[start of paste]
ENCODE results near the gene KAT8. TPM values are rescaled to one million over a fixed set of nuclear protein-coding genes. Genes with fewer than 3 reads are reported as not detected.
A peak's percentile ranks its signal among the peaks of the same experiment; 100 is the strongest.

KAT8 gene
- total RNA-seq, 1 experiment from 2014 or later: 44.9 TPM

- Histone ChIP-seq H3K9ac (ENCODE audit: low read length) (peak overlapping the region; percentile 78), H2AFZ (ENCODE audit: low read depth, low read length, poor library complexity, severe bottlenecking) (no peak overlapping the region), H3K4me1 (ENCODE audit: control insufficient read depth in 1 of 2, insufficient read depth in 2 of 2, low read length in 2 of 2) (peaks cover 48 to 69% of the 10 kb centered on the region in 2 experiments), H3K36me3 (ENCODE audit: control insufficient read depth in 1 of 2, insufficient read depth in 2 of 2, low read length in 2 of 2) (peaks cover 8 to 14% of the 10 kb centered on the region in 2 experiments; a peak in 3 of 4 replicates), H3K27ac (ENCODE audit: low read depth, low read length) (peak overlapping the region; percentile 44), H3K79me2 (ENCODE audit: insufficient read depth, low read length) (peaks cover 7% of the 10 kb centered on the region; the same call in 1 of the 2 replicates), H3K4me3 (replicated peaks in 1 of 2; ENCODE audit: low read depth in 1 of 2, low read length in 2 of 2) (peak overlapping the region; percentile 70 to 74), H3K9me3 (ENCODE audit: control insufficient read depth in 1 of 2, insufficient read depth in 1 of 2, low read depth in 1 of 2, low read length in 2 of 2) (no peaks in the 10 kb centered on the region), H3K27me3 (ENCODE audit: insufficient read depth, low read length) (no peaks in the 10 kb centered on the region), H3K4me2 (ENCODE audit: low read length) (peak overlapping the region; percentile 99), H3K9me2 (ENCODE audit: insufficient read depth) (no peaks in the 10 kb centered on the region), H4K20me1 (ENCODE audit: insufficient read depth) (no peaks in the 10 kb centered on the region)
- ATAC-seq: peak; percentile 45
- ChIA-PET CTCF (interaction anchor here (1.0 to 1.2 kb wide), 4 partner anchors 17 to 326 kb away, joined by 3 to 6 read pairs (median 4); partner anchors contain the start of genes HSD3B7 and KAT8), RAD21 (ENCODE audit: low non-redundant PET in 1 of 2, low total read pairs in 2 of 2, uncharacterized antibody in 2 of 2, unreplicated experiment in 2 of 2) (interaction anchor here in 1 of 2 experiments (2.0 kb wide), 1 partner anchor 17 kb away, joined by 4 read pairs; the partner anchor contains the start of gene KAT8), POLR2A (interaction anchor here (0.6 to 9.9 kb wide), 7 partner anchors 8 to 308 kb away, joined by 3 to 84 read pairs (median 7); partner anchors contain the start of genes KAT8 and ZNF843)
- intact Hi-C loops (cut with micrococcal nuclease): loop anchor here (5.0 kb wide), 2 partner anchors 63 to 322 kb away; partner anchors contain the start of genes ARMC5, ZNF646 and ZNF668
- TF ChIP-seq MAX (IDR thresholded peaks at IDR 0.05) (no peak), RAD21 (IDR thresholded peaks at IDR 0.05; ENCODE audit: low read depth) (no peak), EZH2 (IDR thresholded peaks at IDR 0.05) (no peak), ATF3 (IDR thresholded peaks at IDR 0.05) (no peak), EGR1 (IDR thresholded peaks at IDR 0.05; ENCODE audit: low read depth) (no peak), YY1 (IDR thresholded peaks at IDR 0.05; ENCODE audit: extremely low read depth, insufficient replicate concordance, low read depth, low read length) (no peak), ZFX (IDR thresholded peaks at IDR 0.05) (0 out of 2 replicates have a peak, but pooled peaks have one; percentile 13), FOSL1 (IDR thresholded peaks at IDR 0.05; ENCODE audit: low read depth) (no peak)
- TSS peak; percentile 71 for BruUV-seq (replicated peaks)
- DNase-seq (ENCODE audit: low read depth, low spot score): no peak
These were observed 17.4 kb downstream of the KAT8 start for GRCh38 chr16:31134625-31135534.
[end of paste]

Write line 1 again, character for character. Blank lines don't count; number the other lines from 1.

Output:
ENCODE results near the gene KAT8. TPM values are rescaled to one million over a fixed set of nuclear protein-coding genes. Genes with fewer than 3 reads are reported as not detected.